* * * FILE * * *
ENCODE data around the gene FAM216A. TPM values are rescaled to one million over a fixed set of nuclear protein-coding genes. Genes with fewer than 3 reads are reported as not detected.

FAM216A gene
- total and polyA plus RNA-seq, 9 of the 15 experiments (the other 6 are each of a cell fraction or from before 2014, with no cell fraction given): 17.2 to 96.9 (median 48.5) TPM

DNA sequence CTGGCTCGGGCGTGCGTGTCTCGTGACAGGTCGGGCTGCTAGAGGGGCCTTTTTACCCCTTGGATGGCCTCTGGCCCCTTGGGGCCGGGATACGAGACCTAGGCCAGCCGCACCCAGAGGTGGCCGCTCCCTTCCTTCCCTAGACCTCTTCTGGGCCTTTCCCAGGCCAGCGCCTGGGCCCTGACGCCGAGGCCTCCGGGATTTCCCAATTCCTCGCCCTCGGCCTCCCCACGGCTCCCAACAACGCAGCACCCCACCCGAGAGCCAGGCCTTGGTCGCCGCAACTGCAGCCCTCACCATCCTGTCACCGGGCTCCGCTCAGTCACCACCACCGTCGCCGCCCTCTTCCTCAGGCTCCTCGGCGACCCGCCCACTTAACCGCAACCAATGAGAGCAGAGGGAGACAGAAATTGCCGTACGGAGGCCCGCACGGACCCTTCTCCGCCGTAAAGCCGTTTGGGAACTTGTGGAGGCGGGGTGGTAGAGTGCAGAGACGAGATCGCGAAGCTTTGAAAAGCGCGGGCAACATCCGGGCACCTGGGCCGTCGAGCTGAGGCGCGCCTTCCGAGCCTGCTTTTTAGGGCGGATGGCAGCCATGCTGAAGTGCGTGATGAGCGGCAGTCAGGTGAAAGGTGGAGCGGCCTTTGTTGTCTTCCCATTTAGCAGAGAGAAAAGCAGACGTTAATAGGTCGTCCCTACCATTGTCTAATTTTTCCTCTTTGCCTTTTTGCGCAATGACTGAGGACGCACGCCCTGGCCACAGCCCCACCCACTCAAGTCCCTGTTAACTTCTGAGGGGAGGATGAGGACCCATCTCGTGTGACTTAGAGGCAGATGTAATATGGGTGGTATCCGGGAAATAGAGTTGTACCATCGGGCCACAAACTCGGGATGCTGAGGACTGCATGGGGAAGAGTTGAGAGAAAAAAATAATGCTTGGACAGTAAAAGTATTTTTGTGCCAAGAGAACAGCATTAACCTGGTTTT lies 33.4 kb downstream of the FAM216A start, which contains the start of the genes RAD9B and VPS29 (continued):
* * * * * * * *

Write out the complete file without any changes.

ENCODE data around the gene FAM216A. TPM values are rescaled to one million over a fixed set of nuclear protein-coding genes. Genes with fewer than 3 reads are reported as not detected.

FAM216A gene
- total and polyA plus RNA-seq, 9 of the 15 experiments (the other 6 are each of a cell fraction or from before 2014, with no cell fraction given): 17.2 to 96.9 (median 48.5) TPM

DNA sequence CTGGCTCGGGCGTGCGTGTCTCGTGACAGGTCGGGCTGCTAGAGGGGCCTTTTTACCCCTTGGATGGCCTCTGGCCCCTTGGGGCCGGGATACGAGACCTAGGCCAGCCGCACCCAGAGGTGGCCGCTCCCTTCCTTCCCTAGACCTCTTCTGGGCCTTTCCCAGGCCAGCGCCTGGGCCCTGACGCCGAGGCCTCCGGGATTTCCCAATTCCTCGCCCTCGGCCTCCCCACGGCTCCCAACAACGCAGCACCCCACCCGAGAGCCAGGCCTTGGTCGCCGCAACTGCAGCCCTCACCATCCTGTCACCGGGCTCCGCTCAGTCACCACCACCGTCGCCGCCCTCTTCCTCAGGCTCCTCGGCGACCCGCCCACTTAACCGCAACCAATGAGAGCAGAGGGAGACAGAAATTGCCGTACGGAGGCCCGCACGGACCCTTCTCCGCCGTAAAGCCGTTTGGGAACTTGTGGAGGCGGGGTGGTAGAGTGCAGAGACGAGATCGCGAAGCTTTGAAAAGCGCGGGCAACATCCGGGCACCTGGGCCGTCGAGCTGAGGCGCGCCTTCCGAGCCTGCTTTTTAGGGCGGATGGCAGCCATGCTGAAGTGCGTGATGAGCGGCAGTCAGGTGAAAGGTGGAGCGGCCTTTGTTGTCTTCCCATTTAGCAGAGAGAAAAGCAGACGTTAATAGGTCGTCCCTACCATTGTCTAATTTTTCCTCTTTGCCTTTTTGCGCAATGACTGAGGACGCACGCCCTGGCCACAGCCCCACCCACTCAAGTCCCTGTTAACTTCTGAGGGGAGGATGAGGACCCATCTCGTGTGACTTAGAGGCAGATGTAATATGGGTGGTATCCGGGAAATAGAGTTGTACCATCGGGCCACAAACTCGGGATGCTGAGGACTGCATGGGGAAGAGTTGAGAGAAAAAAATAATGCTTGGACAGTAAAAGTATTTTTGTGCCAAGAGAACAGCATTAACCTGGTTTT lies 33.4 kb downstream of the FAM216A start, which contains the start of the genes RAD9B and VPS29 (continued):